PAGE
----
Treasury appointee says COVID-19 aid to poorest countries critical for US interests

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Wally Adeyemo, President Joe Biden’s nominee for the No. 2 job at the US Treasury, said it was critical to end the COVID-19 pandemic everywhere around the globe and doing so would require providing resources to some of the poorest countries.

Adeyemo made the comment at his confirmation hearing before the Senate Finance Committee when asked about a possible new allocation of the International Monetary Fund’s own currency, or Special Drawing Rights (SDRs), that would allow rich countries to provide additional resources to poorer countries.

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“Providing financial resources to some of the most poorest countries in the world is going to be critical to our national security if we seek to make sure that COVID-19 isn’t something that continues to affect us,” Adeyemo said.

Democratic Senator Elizabeth Warren told Adeyemo it was no surprise that the Trump administration had blocked issuance of new SDRs, a move akin to a central bank printing money, but she hoped the Biden administration would reverse that position.

“I hope Treasury will commit to delivering this crucial support,” she said. “This pandemic won’t be over for us until it’s over for everyone, and our economy won’t fully recover until other countries’ economies are back on their feet as well.”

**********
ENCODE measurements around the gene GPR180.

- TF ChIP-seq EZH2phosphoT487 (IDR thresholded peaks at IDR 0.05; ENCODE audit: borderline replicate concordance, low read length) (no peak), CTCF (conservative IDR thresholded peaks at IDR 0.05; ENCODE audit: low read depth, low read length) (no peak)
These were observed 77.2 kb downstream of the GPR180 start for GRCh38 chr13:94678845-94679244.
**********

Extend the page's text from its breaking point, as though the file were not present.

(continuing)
US officials have not communicated a firm position on a new SDR allocation, a move widely backed by Italy, France, Germany and other members of the Group of Seven advanced economies and the larger Group of 20 major economies.

Treasury declined to comment.

It was not clear if Treasury Secretary Janet Yellen would back an SDR allocation when she meets with other G20 finance officials on Friday.

Yellen assured Italy’s top central banker on Tuesday that Washington would work closely with Italy during its G20 presidency on shared priorities such as ending the pandemic and improving support for low-income countries, a spokesman said, but gave no details on the SDR issue.

IMF Managing Director Kristalina Georgieva first proposed an SDR allocation early in the pandemic but faced resistance from the United States, the IMF’s biggest shareholder, which argued such a move would provide little aid to the countries that needed it most.

Republicans also raised concerns that it could provide funds to countries like Iran and Venezuela that are under US sanctions.

Civil society groups and religious leaders are urging Washington to drop its opposition, arguing that an SDR issuance would help provide urgently needed resources for smaller countries at virtually no cost.

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